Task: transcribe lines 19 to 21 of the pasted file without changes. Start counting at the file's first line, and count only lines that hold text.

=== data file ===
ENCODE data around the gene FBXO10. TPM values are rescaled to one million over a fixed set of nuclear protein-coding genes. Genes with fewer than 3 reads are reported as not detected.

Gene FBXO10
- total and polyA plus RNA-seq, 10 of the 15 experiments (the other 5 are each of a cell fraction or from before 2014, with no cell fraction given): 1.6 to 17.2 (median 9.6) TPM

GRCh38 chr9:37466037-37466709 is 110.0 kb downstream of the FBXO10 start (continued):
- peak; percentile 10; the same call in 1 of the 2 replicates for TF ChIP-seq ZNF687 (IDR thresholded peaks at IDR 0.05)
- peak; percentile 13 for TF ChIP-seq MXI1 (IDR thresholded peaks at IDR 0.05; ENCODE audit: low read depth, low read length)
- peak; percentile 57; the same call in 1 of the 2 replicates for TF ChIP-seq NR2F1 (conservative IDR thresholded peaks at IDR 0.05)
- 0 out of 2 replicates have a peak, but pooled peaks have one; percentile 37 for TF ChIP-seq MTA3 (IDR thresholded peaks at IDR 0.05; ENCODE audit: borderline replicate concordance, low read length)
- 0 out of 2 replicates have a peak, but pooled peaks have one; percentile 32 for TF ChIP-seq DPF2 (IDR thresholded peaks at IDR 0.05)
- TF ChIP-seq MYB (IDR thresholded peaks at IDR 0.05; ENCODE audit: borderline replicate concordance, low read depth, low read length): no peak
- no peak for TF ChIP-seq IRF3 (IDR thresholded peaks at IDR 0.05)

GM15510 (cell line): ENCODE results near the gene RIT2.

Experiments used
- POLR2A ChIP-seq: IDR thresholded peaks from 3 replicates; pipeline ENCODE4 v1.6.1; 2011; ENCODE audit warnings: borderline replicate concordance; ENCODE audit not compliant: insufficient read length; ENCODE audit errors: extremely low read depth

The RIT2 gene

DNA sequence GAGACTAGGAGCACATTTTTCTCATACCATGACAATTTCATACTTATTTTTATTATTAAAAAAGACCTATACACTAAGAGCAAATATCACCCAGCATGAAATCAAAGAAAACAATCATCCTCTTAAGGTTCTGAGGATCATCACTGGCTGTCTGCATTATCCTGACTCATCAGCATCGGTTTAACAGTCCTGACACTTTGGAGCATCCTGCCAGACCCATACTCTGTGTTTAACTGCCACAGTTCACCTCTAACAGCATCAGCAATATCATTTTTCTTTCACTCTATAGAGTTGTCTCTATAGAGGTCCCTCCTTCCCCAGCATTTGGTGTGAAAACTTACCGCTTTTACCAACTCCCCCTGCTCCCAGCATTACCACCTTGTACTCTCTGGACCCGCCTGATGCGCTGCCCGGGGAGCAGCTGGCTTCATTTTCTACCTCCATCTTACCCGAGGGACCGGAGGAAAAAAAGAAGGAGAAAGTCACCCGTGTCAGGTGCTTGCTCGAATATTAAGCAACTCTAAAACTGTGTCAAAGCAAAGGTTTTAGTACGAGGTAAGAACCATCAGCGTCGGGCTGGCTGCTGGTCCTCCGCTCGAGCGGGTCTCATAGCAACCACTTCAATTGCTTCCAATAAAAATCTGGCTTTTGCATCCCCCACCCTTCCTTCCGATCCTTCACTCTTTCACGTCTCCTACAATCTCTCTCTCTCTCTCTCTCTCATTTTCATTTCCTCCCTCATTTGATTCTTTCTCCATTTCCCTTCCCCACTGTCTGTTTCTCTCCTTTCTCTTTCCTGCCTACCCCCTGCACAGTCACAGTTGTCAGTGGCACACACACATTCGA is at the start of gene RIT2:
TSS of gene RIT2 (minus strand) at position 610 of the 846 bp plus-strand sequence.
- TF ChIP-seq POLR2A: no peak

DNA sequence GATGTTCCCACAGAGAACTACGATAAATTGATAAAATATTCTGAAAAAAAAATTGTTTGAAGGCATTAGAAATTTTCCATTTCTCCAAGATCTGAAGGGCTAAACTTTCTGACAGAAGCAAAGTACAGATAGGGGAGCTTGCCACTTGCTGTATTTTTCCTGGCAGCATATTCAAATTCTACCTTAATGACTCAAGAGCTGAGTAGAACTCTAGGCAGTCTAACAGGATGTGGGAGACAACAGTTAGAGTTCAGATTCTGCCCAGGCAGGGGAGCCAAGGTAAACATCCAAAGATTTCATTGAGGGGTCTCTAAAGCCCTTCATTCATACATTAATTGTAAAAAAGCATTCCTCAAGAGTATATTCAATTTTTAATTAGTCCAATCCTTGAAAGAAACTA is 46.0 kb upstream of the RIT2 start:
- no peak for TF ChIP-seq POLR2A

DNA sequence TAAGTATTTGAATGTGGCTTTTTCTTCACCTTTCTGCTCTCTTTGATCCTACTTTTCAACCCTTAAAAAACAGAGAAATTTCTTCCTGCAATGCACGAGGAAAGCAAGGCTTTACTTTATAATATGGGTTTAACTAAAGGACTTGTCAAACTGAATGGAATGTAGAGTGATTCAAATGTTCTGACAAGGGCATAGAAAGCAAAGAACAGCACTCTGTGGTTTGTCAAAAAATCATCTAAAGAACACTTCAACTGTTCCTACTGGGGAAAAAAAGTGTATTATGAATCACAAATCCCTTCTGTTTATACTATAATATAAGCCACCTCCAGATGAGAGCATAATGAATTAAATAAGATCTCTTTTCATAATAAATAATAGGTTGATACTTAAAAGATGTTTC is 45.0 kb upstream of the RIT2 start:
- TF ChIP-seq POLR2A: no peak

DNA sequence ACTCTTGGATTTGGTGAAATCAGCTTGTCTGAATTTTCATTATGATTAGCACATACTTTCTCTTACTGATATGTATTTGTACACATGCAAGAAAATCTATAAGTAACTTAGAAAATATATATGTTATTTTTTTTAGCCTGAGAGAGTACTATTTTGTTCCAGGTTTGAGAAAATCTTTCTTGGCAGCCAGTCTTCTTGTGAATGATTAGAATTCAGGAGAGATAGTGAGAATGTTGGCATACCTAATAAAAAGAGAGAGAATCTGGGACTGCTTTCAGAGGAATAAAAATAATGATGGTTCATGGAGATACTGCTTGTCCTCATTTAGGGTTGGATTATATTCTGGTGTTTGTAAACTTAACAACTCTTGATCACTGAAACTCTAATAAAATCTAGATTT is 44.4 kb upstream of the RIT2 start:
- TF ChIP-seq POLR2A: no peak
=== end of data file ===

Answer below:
DNA sequence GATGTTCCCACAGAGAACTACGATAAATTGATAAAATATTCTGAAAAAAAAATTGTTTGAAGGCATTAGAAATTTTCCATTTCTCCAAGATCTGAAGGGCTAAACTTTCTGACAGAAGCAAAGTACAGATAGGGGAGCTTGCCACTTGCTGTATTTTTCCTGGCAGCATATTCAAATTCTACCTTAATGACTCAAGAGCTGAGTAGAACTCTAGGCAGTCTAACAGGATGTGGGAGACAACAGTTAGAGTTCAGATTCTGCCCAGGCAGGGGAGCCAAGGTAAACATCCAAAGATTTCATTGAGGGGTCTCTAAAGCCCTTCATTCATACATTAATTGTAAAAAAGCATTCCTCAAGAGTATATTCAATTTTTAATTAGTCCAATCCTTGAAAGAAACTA is 46.0 kb upstream of the RIT2 start:
- no peak for TF ChIP-seq POLR2A

DNA sequence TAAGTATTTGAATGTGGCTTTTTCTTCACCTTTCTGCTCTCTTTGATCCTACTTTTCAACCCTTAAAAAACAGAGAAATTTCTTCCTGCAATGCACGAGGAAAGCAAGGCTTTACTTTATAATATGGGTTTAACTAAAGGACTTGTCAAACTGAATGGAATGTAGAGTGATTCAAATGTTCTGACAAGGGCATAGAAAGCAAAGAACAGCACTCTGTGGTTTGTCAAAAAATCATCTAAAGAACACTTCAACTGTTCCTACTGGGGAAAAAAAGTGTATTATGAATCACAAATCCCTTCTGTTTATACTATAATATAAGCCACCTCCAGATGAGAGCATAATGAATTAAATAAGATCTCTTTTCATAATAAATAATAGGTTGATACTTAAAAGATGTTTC is 45.0 kb upstream of the RIT2 start: